Tax Do’s for the Independent Stylist

With every season, comes an assessment of which hairstyles are trending — especially during the spring when everyone is looking to get a fresh look. And spring also is that inevitable tax time. The IRS considers a independent stylist – who purchases their own styling tools, and works according to their own schedule – a self-employed independent contractor.

For that reason, it’s your responsibility to report all income and pay your own federal and state withholdings. It’s also important to know what you can write off when filing your taxes. It could make a significant difference in the amount you owe.

Take a look at some of the business-related expenses that you can write off when filing your taxes.

Equipment and products. Anything that you need to run your business can be considered for a tax write-off. Look around your booth. That means that you can deduct expenses for your blow dryers, shampoo, conditioner, scissors, chemicals and any other tools or products. It also can include your clothing if you maintain a uniform that’s used for work only.

Promotional and other business expenses: You can write off any money spent on products you used for promoting your business. These include web-hosting costs, business cards and advertisements. Fees for preparing your taxes for filing, software for keeping appointments or used to help run your business more smoothly can be written off.

Licensing and training. As a stylist, you need to be licensed in your state. It’s the law. That means it’s essential to your operations, and you can write off the licensing fee. Also, if you undergo training to maintain your license or keep up with your industry, those expenses are tax deductible as well.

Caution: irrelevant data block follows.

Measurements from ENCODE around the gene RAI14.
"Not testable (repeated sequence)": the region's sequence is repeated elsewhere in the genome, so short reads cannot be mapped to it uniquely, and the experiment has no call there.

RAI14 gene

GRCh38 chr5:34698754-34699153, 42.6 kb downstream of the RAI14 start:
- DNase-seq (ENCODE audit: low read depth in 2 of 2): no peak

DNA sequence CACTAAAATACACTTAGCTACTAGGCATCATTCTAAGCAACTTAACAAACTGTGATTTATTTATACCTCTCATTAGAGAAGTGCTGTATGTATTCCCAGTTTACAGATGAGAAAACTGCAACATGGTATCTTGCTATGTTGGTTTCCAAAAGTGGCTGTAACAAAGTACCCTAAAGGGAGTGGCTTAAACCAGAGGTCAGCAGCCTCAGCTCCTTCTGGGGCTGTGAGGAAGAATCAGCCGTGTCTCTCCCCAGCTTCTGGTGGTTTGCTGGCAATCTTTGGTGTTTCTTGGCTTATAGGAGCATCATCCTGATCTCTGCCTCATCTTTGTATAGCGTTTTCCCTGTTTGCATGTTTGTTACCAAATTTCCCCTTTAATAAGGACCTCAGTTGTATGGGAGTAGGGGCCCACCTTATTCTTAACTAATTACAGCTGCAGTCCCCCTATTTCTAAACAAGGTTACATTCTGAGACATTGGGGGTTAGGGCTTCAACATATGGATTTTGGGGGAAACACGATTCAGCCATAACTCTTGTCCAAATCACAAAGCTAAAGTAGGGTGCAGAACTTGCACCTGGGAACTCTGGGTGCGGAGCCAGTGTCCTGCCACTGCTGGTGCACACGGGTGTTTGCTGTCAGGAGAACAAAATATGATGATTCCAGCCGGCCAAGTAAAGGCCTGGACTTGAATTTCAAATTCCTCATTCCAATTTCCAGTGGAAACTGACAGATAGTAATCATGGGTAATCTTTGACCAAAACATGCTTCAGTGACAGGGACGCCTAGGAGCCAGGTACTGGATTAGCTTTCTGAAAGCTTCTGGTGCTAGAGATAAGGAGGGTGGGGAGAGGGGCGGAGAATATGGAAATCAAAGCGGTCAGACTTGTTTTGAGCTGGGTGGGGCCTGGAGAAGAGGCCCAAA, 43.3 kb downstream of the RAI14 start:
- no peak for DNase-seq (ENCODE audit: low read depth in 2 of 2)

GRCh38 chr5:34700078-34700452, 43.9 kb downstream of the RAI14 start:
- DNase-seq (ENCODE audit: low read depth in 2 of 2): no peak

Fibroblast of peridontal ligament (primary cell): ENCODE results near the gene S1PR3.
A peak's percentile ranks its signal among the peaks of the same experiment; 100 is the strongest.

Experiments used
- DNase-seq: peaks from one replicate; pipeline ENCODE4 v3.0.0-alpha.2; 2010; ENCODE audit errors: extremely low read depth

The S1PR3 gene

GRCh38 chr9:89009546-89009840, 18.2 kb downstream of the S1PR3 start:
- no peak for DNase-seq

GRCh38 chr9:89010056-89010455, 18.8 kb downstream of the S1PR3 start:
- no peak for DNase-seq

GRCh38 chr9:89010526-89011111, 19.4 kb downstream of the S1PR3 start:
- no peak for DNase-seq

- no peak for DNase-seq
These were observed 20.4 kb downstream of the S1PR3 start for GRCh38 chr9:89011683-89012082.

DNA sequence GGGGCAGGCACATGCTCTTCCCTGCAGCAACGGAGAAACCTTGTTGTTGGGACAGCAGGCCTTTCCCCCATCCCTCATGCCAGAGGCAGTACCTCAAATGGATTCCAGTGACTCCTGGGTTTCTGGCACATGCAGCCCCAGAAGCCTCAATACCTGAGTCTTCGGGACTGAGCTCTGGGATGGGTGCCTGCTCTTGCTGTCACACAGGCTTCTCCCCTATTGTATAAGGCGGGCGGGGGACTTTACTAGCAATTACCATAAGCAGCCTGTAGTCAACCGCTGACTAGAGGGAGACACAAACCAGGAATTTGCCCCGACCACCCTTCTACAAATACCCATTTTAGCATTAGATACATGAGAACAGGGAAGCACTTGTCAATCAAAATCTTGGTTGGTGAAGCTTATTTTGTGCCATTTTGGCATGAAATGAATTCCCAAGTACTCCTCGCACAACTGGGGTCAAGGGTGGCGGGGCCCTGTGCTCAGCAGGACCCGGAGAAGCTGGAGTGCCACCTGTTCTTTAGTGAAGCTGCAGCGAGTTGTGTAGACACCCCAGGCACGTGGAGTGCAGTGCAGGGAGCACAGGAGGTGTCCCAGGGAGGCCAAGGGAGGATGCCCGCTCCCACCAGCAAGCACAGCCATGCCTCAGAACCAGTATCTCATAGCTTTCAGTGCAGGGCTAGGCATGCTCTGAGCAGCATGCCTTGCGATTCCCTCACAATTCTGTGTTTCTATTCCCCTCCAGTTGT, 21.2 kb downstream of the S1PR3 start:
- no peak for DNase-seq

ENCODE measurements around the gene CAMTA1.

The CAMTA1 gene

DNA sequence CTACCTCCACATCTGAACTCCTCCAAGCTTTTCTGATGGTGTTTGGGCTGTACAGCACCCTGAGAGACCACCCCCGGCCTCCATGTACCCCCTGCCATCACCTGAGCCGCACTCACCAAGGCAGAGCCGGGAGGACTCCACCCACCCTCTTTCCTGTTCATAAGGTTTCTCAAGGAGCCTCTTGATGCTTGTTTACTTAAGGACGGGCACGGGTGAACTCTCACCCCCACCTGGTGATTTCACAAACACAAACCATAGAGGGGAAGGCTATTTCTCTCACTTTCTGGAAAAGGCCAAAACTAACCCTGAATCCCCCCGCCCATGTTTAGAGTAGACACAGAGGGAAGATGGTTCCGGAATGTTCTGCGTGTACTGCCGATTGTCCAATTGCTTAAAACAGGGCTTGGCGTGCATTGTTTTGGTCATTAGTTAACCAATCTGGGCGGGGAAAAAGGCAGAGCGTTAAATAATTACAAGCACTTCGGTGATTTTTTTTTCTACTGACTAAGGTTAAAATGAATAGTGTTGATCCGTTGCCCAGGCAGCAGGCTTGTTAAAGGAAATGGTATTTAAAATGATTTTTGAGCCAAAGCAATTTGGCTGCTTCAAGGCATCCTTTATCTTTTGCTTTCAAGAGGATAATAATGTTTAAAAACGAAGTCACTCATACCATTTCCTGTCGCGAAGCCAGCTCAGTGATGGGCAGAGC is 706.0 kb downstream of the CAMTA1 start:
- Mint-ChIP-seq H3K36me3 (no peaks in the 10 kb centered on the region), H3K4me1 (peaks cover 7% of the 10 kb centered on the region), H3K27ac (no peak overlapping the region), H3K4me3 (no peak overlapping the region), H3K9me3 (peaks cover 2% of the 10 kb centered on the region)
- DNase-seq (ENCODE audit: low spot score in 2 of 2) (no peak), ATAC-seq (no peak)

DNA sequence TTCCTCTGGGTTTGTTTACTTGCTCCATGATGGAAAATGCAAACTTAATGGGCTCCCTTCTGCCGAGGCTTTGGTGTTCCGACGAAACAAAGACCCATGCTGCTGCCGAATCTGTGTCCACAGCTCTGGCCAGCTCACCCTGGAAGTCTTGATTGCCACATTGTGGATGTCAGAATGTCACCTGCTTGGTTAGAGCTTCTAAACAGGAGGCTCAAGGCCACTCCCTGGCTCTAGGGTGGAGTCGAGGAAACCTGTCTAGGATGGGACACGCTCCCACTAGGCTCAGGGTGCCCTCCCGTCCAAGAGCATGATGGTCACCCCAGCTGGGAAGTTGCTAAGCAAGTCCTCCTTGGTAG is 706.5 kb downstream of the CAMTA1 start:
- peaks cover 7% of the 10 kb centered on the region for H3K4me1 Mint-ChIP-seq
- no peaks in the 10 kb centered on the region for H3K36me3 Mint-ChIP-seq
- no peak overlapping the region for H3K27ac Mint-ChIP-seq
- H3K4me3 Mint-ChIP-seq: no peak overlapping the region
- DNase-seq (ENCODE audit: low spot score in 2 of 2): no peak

Insurance: All independent stylists should have a liability insurance policy. This can be a tax write off for you. When using your car — for business purposes only — you may be able to write off part of the price of your car insurance, as well as mileage and gas.

Entertainment and travel: If you are attempting to impress or gain a new client by taking them out, it is commonly acceptable to deduct half of the cost for dinner or any other meal, and half of the costs for entertaining, such as taking them to a sporting event. If you have to pay for a cab to go to a hair show, that is another write off.

Make the money you deserve by becoming an independent hairstylist! Hello, #BeautyKOs! 💰

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Preparing and filing your taxes as a independent stylist can be daunting especially if you are new to the industry. Your best bet would be to hire an accountant at first until you feel comfortable doing your taxes on your own. You can even deduct the cost for having someone prepare your taxes for you. Plus, going that route you will be less likely to fail an audit. And you’ll find that once you do get the hang of it, tax season might still be a hassle, but it won’t be something to fear.

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Deb Hudson

Deb Hudson

Stylie Success Manager at Stylie
Deb is our resident rockstar and your go-to resource for everything Stylie. She can help you answer questions about what Stylie offers, help you setup your account, and even help you find ways get the word out there about your business. She’s here to help you every step of the way.

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